285G, Lecture 0: Riemannian manifolds and curvature – Exercises

Exercise 1. Show that the map (X, Y) \mapsto [X,Y] endows the space \Gamma(TM) of vector fields with the structure of an abstract Lie algebra. Also establish the Leibniz rule

{}[X, fY] = (\nabla_X f) Y + f [X,Y] (5)

for all X, Y \in \Gamma(TM) and f \in C^\infty(M). \diamond

Exercise 2. Let \nabla, \nabla' be two connections on TM. Show that there exists a unique rank (1,2) tensor \Gamma^\alpha_{\beta \gamma} = \nabla' - \nabla such that

\nabla'_\beta f^\alpha - \nabla_\beta f^\alpha = \Gamma^\alpha_{\beta \gamma} f^\gamma (13)

for all vector fields f^\alpha. Now interpret the Christoffel symbol \Gamma^a_{bc} of a connection \nabla on TM relative to a frame e = (e_a)_{a \in A} as the difference \nabla - \nabla^{(e)} of that connection with the flat connection \nabla^{(e)} induced by the trivialisation of the tangent bundle induced by that frame. \diamond

Exercise 3. Show that \nabla is torsion-free if and only if

{}[X,Y]^\alpha = X^\beta \nabla_\beta Y^\alpha - Y^\beta \nabla_\beta X^\alpha (15)

for all vector fields X, Y (or in coordinate-free notation, {}[X,Y] = \nabla_X Y - \nabla_Y X). \diamond

Exercise 4. If \nabla is a torsion-free connection on TM, and R_{\alpha \beta \gamma}^\delta is the tensor form of the curvature R, defined by requiring that

(R(X,Y) Z)^\delta = R_{\alpha \beta \gamma}^\delta X^\alpha Y^\beta Z^\gamma, (17)

then show that

\nabla_\alpha \nabla_\beta X^\delta - \nabla_\beta \nabla_\alpha X^\delta = R_{\alpha \beta \gamma}^\delta X^\gamma (18)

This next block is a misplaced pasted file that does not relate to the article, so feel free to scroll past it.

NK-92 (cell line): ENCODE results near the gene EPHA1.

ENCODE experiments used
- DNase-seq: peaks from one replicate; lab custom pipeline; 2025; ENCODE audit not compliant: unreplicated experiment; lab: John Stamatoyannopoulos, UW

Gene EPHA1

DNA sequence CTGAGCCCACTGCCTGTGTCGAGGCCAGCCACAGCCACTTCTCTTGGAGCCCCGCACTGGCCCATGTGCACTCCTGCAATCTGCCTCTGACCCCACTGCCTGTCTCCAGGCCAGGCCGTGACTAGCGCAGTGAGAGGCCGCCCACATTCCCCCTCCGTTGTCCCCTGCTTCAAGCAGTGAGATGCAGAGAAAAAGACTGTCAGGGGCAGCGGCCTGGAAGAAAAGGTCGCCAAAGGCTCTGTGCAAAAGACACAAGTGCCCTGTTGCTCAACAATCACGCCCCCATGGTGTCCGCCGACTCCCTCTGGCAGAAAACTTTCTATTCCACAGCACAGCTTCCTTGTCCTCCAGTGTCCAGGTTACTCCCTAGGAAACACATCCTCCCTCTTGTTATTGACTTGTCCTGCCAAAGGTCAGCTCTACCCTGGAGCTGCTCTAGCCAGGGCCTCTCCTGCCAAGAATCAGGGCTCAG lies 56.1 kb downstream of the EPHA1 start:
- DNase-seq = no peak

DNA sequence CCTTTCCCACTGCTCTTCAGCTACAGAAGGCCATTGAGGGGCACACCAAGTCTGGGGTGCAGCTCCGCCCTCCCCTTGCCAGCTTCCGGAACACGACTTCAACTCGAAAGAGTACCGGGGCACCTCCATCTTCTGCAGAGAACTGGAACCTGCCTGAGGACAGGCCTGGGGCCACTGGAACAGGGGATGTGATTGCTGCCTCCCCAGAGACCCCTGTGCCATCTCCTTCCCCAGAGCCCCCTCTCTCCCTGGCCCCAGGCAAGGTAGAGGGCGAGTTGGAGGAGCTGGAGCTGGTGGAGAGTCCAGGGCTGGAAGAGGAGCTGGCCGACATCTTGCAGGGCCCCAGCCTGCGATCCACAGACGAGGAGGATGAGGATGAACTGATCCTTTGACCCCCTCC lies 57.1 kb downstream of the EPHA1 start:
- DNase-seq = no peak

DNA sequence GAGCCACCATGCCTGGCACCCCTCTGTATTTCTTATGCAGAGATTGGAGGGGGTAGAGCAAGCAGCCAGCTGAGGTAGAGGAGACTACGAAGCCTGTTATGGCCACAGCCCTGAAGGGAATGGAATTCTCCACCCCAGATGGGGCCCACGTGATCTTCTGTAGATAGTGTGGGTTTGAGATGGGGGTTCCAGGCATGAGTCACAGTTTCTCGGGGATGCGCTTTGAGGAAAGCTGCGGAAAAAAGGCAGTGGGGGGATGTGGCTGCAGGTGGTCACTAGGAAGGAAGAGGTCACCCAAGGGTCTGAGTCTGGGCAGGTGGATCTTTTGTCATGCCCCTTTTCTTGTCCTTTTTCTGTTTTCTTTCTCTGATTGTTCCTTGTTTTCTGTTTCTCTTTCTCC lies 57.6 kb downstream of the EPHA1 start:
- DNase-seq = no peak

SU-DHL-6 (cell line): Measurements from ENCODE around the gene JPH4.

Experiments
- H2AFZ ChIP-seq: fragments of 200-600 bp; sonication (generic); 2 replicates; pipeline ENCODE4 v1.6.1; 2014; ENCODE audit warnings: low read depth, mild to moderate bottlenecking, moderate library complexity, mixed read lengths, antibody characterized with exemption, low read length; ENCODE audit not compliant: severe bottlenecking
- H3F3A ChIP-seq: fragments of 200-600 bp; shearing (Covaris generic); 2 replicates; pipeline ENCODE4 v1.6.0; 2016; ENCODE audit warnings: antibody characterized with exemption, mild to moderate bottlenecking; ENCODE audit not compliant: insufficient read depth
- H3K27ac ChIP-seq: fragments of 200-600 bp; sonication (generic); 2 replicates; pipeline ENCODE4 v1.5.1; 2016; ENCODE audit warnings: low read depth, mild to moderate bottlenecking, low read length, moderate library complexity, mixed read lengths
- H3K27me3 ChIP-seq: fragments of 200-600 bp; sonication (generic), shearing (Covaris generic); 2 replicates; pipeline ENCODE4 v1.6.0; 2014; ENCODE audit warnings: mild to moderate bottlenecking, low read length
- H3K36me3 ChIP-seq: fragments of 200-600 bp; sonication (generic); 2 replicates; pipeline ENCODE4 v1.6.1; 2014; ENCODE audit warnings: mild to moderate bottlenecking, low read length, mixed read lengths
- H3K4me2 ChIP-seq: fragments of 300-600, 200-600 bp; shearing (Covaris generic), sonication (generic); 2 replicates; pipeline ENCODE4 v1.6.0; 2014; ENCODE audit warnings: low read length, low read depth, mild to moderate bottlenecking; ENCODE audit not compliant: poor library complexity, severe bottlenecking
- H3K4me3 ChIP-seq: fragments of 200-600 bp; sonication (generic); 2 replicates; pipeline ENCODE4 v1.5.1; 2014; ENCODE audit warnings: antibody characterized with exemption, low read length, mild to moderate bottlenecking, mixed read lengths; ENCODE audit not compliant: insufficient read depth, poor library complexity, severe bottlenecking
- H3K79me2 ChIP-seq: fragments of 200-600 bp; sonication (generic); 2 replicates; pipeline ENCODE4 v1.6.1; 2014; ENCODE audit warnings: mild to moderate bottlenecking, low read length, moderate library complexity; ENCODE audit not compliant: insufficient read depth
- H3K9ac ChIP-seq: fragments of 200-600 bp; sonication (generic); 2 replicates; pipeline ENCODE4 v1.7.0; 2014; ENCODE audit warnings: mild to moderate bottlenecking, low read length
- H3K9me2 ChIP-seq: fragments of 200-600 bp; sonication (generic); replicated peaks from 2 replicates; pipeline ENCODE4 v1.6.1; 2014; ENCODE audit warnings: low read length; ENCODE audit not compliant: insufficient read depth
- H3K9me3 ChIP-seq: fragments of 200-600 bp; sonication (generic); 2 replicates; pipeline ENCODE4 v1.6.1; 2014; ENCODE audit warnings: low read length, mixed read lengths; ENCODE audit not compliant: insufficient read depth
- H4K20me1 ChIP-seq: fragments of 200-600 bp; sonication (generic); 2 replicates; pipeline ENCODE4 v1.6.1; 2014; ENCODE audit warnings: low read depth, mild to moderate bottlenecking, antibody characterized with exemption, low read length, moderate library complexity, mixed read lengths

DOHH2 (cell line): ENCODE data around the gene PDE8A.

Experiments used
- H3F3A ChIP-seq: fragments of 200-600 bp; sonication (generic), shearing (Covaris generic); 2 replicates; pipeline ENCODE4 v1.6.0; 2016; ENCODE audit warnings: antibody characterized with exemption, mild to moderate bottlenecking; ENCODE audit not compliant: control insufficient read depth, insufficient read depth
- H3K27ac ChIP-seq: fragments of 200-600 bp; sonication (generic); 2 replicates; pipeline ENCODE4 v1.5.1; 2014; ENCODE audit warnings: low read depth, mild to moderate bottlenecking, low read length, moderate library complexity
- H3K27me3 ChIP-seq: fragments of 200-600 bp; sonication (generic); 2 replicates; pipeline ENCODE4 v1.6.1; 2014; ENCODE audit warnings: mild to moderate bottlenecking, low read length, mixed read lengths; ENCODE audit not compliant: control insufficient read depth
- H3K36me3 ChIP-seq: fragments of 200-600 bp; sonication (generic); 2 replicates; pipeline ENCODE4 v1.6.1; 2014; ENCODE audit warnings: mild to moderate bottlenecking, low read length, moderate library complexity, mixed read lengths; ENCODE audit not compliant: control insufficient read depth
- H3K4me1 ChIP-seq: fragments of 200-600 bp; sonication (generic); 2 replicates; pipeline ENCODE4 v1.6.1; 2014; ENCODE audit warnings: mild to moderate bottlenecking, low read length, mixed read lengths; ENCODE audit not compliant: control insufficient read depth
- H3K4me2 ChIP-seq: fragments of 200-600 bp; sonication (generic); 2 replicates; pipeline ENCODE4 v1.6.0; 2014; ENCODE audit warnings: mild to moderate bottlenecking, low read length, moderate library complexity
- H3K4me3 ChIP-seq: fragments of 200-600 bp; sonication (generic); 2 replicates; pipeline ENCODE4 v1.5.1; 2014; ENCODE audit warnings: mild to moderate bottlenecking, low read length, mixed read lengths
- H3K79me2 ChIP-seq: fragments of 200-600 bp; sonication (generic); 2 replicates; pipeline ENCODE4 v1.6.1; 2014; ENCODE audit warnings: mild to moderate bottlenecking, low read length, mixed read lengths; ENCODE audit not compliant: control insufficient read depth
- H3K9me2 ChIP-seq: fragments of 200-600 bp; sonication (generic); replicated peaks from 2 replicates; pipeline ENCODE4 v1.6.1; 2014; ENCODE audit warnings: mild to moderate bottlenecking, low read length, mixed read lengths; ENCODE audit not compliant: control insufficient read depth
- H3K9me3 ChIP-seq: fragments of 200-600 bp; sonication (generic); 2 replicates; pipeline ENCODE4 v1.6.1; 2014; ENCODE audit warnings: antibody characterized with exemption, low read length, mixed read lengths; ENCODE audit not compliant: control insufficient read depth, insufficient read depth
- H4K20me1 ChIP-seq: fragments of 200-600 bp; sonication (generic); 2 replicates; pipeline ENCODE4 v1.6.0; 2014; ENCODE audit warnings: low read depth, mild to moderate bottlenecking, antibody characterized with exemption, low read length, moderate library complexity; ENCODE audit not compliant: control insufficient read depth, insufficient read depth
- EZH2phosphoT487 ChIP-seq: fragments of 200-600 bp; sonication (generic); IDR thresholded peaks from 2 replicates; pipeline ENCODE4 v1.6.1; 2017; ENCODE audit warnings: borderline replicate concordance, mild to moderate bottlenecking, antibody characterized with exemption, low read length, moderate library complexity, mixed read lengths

for all vector fields X^\delta. What is the analogue of (18) if X^\delta is replaced by a rank (k,l) tensor? \diamond

Exercise 5. Prove this theorem. (Hint: one can either (a) use abstract index notation and study expressions such as \nabla_\alpha X^\beta, (b) use coordinate-free notation and study expressions such as g( \nabla_X Y, Z ), or (c) use local coordinates (e.g. use a frame e_a := \phi^* \frac{d}{dx^a} arising from a chart \phi as in Example 2) and work with the Christoffel symbols \Gamma^a_{bc}. It is instructive to do this exercise in all three possible ways in order to appreciate the equivalence (and relative advantages and disadvantages) between these three perspectives. \diamond

Exercise 6. Show that the above three symmetries of \hbox{Riem} imply that \hbox{Riem} is a self-adjoint section of \hbox{Hom}( \bigwedge^2 TM, \bigwedge^2 TM ), and that these conditions are in fact equivalent in three and fewer dimensions. (The claim fails in four and higher dimensions; see comments.) \diamond

Exercise 7. By differentiating (24) and cyclically summing, establish the second Bianchi identity

Exercise 8. Show that a Riemannian manifold (M,g) is locally isomorphic (as Riemannian manifolds) to Euclidean space if and only if the Riemann curvature tensor vanishes. (Hint: one direction is easy. For the other direction, the quickest way is to apply the Frobenius theorem to obtain a local trivialisation of the tangent bundle which is flat with respect to the Levi-Civita connection.) This illustrates the point that the Riemann curvature captures all the local obstructions that prevent a Riemannian manifold from being flat. (Compare this situation with the superficially similar subject of symplectic geometry, in which Darboux’s theorem guarantees that there are no local obstructions whatsoever to a symplectic manifold (M,\omega) being flat.) \diamond

Exercise 9. (Ricci controls Riemann in three dimensions) In three dimensions, suppose that the (necessarily real) eigenvalues of the Riemann curvature at a point x (viewed as an element of \hbox{Hom}(\bigwedge^2 TM, \bigwedge^2 TM)) are \lambda, \mu, \nu. Show that the eigenvalues of the Ricci curvature at x (viewed as an element of \hbox{Hom}( TM, TM ) are \lambda+\mu, \mu+\nu, \nu+\lambda. Conclude in particular that

\|\hbox{Riem}\|_g = O( \|\hbox{Ric}\|_g ) (31)

where we endow the (fibres of the) spaces \hbox{Hom}(\bigwedge^2 TM, \bigwedge^2 TM) and \hbox{Hom}( TM, TM ) with the Hilbert (or Hilbert-Schmidt) structure induced by the metric g. \diamond


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